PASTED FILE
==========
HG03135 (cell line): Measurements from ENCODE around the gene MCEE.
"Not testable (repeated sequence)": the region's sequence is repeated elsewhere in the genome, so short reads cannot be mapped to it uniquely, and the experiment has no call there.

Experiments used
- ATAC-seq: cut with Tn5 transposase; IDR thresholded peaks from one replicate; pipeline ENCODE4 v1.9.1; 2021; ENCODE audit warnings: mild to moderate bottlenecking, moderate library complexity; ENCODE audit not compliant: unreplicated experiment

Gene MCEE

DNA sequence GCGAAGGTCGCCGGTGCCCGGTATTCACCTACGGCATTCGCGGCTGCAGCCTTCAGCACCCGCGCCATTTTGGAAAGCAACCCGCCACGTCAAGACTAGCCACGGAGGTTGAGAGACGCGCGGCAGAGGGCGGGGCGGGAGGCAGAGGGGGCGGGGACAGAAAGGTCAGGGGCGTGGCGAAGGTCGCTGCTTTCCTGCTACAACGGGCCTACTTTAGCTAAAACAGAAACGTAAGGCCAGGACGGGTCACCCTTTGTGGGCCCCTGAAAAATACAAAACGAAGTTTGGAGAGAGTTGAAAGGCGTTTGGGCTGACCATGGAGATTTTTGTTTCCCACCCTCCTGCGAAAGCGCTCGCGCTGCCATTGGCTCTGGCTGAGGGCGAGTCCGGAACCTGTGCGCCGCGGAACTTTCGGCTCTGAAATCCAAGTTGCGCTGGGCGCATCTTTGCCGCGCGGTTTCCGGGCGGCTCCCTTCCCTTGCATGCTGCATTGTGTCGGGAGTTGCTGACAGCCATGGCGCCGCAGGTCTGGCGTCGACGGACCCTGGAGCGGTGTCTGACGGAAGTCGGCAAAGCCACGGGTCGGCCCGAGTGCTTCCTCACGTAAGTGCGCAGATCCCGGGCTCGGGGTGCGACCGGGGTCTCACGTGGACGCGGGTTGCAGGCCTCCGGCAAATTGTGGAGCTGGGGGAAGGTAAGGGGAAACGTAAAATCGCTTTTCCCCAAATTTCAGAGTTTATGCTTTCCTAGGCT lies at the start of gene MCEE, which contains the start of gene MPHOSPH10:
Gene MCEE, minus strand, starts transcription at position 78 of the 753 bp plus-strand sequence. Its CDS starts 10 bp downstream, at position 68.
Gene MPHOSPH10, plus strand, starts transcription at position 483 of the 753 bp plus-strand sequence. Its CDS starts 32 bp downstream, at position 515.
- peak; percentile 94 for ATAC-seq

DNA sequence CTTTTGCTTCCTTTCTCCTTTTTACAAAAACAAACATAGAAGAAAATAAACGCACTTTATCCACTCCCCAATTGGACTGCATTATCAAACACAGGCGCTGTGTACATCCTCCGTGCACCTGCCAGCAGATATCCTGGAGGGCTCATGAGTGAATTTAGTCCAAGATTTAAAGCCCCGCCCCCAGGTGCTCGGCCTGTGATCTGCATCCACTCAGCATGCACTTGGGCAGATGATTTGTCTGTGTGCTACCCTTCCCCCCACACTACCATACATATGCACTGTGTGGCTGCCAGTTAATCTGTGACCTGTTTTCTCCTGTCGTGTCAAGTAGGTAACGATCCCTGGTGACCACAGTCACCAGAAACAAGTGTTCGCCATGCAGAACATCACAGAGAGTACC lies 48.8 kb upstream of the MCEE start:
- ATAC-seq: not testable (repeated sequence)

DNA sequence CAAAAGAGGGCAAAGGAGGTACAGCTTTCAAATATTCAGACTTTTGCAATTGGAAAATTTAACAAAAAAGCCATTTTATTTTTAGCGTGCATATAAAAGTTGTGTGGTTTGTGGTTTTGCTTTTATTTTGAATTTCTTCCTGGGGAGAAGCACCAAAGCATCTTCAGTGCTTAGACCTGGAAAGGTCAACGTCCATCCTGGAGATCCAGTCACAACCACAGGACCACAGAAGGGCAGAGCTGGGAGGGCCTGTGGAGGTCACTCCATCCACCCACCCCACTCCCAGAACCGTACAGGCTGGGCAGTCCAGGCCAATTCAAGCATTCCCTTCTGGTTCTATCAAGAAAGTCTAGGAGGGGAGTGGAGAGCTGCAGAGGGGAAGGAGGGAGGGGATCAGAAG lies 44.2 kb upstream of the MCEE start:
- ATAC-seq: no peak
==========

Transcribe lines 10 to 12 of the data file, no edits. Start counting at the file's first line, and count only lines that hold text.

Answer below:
DNA sequence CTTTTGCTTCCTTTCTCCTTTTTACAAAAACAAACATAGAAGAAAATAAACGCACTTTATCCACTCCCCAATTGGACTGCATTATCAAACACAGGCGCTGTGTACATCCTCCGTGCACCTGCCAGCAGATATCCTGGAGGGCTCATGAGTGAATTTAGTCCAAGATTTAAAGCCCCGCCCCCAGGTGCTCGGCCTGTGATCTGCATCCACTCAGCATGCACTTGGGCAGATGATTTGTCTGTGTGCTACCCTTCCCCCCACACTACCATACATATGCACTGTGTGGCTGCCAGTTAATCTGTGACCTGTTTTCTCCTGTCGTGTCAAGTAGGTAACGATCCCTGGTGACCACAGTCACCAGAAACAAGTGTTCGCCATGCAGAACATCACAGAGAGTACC lies 48.8 kb upstream of the MCEE start:
- ATAC-seq: not testable (repeated sequence)

DNA sequence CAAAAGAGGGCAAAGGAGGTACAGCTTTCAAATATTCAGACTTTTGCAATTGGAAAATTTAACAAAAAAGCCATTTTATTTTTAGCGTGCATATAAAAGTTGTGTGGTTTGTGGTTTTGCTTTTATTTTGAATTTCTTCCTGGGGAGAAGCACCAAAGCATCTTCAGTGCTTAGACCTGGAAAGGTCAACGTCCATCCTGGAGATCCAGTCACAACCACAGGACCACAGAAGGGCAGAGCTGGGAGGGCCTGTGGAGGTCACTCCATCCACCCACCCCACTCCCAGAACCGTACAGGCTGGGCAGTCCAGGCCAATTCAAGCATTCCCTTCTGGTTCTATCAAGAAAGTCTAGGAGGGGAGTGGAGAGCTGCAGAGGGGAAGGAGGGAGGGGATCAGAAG lies 44.2 kb upstream of the MCEE start: